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Why Poverty Is So Expensive

Ten million adults and four million children live in poverty in Britain, one of the wealthiest countries in the world. Right-wingers argue that we can't afford to tackle this scandal – but the truth is, we can't afford not to.

When the Right talks about about economic policies, social outcomes are treated as separate. In their ideology, tax cuts or deregulation causing widening inequality is tragic – but ultimately of little consequence to the greater good of ‘the economy.’

To put it simply: this is a myth. Every social outcome comes with an economic cost. Nothing better demonstrates this than the ten million adults and four million children in the UK who live in poverty, and the one inescapable fact about their situation: poverty is expensive.

On one level, it has a huge cost for individuals. As the American novelist James Baldwin once put it: ‘Anyone who has ever struggled with poverty knows how extremely expensive it is to be poor.’ Roughly half of the working-age population spend more than a third of their income on housing, which disproportionately hits the worst-off.

Working families face spending £113 per child per week on childcare, when the average weekly earnings for someone on minimum wage is just £294 – almost half their income. Despite the existence of government support to help with payments, the cost of childcare has been found to push as many as 133,000 children below the poverty line.

Those in poverty have less access to bank accounts and secure credit, which can cost you up to £1,300 a year. As a result, many are forced to rely on the higher interest, and ultimately crippling higher costs, of payday loans. Food too can be more expensive: without access to kitchen appliances (20 percent of households don’t have microwaves, for example) and lacking in spare time, reliance on easy-to-make ready meals becomes necessary. This all functions as a societal tax on being poor, or what experts call ‘poverty premiums‘. But the real cost of poverty is much deeper.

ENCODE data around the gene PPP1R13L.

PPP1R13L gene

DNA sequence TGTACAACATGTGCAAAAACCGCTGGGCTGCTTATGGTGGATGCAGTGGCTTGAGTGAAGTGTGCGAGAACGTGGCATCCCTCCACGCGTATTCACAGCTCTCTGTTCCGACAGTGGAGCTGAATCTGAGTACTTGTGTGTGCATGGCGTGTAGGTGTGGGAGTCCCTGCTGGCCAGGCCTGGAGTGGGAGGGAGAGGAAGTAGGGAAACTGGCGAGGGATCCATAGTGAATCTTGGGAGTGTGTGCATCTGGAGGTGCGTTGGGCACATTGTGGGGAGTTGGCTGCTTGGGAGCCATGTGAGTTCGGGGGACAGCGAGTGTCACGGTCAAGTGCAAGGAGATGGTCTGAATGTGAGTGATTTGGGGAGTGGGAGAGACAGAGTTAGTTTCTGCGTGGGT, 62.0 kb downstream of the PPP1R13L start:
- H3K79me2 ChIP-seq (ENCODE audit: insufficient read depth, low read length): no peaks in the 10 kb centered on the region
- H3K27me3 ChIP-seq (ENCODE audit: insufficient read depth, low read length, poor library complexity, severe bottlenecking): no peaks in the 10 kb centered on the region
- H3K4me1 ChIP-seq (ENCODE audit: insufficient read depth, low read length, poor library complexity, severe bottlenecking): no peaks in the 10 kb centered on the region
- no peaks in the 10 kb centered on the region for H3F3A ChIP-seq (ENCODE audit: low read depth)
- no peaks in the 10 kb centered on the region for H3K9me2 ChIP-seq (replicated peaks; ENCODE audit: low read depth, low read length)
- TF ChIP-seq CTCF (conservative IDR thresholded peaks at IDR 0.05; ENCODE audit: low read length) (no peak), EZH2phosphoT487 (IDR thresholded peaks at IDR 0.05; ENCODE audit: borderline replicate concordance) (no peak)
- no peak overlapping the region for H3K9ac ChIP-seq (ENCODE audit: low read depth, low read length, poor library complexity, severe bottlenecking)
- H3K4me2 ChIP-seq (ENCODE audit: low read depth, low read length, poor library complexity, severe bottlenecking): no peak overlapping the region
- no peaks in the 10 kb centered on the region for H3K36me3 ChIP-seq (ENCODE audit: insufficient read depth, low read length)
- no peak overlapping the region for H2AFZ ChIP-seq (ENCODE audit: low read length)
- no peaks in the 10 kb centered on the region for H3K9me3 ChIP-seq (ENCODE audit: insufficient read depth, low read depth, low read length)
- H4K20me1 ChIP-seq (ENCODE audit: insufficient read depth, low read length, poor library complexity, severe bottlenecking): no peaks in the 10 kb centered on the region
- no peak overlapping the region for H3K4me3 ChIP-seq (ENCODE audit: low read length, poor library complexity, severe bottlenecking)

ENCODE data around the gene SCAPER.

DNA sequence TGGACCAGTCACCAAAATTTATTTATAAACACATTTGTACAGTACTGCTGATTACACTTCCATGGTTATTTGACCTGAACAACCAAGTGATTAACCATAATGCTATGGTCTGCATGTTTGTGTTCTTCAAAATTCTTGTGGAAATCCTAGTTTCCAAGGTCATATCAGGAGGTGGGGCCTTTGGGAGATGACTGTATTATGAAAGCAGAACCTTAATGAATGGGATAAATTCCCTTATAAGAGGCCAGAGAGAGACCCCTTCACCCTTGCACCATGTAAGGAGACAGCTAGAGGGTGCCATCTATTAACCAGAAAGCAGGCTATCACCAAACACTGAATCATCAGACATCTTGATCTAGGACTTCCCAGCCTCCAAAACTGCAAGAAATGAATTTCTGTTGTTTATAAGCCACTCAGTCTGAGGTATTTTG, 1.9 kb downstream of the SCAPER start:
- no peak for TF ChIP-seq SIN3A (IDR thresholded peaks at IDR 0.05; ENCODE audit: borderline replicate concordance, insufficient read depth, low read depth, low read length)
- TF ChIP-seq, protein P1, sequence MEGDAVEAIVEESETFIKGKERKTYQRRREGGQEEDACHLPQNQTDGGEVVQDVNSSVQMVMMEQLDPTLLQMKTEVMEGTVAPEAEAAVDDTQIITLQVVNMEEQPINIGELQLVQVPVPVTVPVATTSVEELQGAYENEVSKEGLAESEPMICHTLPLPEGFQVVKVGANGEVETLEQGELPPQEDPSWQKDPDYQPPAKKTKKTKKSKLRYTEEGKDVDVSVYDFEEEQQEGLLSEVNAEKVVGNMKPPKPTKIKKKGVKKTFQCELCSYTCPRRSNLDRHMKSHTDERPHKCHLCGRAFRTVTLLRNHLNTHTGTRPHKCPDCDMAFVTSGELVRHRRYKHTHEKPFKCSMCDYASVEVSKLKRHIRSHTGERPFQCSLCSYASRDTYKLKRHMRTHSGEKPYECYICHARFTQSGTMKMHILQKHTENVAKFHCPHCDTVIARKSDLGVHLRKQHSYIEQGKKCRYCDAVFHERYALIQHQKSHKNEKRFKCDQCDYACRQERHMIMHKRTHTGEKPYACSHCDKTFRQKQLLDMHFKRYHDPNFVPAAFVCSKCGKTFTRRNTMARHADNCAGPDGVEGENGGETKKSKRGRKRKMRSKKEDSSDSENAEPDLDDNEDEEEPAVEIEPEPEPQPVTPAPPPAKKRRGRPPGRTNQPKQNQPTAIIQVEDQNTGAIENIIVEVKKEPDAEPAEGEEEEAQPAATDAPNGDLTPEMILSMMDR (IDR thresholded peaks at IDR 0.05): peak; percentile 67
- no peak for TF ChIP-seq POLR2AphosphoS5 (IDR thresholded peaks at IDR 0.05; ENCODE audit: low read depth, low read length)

Poverty and its consequences come with huge price tags for everyone in society. Take education: 87 percent of surveyed teachers said low incomes affected the outcomes of their students, and facts back them up – 37 percent of children on free school meals leave education without basic qualifications. We have a huge array of policies, from pupil premiums to those free school meals, which aim to support the education and welfare of the poorest children and narrow the attainment gap between them and wealthier pupils. But all of those policies come with a cost: the more children need them, the more expensive they will be.

Or take criminal justice. Those living in poverty are more likely to be both involved in, and the victims of, crime. The more deprived a country and its citizens are, the more money will be needed to support the criminal justice system, from policing and courts to legal aid, prisons, and rehabilitation. Research found that as much 35 percent of all spending on policing and criminal justice accounts for just the most deprived parts in the country.

The social cost to all these problems are evident. Worse education outcomes can limit a child’s chances of breaking out of the poverty trap. Higher crime rates and larger police forces worsen the over-policing, racial profiling, and abuse faced by minorities in the UK. But the effect on the national economy is less often noted.